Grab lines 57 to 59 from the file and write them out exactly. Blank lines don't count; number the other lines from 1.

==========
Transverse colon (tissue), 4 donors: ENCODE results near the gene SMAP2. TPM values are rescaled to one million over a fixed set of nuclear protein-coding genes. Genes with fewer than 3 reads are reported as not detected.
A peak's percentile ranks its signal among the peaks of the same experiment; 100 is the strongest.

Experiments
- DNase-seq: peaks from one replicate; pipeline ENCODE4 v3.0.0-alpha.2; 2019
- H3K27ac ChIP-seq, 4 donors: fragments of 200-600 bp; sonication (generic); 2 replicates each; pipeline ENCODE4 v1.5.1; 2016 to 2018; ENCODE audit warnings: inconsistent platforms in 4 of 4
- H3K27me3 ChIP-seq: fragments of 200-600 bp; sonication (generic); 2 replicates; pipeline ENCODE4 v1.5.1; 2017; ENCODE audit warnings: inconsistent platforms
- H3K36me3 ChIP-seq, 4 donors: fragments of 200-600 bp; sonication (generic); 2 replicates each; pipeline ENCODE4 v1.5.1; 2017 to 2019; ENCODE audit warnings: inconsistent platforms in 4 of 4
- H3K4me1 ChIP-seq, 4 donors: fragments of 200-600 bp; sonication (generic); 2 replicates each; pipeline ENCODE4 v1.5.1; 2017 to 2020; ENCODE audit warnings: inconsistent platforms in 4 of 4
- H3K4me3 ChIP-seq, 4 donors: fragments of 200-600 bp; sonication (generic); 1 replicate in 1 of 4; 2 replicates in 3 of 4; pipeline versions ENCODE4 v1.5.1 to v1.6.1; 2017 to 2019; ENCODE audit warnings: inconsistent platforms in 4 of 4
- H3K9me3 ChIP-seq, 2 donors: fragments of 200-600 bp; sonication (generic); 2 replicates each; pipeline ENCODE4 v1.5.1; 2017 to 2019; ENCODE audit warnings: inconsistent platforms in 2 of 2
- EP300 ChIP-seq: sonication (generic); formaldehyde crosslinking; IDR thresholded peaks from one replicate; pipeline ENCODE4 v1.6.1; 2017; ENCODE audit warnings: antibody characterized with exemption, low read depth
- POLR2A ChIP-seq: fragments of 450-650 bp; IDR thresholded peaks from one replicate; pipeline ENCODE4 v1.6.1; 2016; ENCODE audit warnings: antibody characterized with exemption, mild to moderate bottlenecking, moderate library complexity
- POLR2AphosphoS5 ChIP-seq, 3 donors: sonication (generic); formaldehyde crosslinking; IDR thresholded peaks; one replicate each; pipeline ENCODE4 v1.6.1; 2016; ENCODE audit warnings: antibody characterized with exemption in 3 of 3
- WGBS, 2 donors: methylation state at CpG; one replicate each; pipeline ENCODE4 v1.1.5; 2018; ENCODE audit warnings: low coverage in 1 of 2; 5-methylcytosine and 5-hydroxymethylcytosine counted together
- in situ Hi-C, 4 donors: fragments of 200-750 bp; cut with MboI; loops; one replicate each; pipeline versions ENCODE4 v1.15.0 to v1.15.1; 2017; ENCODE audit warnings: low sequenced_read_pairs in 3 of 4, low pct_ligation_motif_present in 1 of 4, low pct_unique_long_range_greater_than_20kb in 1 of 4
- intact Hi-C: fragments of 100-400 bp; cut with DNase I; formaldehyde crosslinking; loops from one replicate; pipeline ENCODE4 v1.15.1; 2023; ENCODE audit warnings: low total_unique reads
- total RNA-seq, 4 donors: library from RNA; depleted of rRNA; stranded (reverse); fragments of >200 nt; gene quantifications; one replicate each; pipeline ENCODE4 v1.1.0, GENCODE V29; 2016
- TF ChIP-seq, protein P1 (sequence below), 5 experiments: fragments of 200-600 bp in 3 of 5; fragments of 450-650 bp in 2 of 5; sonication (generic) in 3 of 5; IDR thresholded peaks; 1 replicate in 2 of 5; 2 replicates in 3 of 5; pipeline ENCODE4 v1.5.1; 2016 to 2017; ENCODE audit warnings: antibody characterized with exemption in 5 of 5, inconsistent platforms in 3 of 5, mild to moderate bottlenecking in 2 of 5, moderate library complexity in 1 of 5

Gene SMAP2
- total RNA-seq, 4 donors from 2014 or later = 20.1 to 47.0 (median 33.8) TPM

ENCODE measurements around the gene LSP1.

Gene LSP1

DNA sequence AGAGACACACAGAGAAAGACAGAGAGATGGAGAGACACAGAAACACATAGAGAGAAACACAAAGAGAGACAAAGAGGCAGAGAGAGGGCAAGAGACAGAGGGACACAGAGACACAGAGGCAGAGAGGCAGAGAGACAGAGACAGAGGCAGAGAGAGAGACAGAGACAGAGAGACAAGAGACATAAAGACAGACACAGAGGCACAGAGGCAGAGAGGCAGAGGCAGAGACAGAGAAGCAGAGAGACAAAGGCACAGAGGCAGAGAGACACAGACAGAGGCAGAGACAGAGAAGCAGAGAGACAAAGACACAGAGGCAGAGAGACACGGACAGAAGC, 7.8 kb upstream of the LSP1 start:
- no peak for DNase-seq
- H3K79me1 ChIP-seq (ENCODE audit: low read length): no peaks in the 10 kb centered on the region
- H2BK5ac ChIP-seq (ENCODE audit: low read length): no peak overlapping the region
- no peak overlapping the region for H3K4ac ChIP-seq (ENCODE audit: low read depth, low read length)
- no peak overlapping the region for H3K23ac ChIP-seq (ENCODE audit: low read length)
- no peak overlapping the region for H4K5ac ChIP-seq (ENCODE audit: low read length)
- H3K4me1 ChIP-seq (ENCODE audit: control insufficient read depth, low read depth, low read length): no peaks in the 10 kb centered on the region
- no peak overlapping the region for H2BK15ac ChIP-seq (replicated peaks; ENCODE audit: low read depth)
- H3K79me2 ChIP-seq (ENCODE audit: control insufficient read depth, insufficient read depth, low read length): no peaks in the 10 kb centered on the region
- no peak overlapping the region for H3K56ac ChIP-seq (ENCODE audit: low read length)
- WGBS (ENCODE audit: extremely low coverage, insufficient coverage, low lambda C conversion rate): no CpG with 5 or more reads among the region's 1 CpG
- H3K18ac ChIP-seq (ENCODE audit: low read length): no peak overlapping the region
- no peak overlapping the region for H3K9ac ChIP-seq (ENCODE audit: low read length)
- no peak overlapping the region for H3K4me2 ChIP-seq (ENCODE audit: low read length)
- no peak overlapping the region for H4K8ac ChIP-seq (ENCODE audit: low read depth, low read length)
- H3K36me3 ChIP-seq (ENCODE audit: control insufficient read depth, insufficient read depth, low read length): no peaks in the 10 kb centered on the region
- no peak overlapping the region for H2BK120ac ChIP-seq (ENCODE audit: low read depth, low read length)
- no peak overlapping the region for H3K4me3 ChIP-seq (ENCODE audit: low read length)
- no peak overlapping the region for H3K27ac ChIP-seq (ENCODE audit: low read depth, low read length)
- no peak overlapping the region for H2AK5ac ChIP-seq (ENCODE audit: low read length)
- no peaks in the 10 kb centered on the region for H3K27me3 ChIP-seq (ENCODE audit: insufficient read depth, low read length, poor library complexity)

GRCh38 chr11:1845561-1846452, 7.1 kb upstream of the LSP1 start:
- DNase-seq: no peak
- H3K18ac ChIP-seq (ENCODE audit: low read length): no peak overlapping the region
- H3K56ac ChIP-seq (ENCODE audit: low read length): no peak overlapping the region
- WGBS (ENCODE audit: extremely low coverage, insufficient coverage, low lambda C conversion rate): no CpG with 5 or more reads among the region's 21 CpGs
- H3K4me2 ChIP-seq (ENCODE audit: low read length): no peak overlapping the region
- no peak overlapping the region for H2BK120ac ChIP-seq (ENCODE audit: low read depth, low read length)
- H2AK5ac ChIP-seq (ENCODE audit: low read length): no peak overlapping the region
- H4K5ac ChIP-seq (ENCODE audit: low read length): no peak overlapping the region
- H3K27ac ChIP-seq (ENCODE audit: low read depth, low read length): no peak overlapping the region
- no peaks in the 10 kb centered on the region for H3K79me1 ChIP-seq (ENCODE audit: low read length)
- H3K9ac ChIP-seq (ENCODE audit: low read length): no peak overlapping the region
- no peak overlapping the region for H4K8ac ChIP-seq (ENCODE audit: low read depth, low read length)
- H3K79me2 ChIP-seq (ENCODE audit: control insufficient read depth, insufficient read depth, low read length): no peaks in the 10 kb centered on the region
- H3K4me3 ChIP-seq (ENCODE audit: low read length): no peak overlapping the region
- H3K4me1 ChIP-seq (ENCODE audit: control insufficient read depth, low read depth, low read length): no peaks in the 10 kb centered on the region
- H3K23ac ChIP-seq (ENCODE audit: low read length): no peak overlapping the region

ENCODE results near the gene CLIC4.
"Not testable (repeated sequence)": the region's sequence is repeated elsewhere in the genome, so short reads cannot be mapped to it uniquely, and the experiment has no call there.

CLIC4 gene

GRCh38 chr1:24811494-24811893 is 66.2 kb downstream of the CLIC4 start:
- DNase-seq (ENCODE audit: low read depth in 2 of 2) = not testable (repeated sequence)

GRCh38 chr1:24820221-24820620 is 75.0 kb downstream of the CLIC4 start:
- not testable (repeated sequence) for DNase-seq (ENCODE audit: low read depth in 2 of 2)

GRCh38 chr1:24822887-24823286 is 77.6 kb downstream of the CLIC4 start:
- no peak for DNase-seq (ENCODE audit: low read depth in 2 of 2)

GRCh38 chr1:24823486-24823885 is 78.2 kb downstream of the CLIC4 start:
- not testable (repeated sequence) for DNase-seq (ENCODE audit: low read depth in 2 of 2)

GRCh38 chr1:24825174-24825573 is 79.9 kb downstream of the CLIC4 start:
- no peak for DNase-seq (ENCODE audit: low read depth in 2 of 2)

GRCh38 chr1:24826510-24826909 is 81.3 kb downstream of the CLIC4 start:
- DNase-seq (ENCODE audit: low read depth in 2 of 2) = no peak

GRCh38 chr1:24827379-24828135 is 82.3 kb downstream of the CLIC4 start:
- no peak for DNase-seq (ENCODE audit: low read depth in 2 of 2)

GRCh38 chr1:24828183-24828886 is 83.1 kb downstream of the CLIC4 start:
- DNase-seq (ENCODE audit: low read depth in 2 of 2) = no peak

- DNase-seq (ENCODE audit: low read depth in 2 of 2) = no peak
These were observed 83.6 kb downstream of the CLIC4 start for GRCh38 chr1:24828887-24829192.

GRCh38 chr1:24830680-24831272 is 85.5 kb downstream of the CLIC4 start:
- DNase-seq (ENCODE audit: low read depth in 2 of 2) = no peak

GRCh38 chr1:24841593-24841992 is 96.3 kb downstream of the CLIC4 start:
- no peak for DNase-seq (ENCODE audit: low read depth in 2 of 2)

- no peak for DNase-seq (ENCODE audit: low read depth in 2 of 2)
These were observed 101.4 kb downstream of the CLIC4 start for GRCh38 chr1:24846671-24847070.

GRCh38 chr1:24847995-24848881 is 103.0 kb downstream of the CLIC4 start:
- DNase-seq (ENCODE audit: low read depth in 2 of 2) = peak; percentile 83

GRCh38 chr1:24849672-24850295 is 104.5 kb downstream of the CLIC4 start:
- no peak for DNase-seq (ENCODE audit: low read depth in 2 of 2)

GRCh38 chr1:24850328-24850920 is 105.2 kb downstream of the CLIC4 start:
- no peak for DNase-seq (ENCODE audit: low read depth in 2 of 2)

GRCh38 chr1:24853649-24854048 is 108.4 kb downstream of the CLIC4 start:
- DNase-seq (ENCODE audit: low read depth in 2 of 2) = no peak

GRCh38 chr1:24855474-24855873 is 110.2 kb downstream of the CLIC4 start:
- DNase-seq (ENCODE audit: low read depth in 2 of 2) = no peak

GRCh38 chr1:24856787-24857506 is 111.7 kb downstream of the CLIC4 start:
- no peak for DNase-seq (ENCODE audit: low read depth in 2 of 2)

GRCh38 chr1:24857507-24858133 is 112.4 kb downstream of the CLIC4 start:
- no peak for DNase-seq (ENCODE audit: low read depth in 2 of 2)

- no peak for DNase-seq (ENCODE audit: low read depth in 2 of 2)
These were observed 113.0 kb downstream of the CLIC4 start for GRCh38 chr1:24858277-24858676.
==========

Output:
- no peak overlapping the region for H4K8ac ChIP-seq (ENCODE audit: low read depth, low read length)
- H3K79me2 ChIP-seq (ENCODE audit: control insufficient read depth, insufficient read depth, low read length): no peaks in the 10 kb centered on the region
- H3K4me3 ChIP-seq (ENCODE audit: low read length): no peak overlapping the region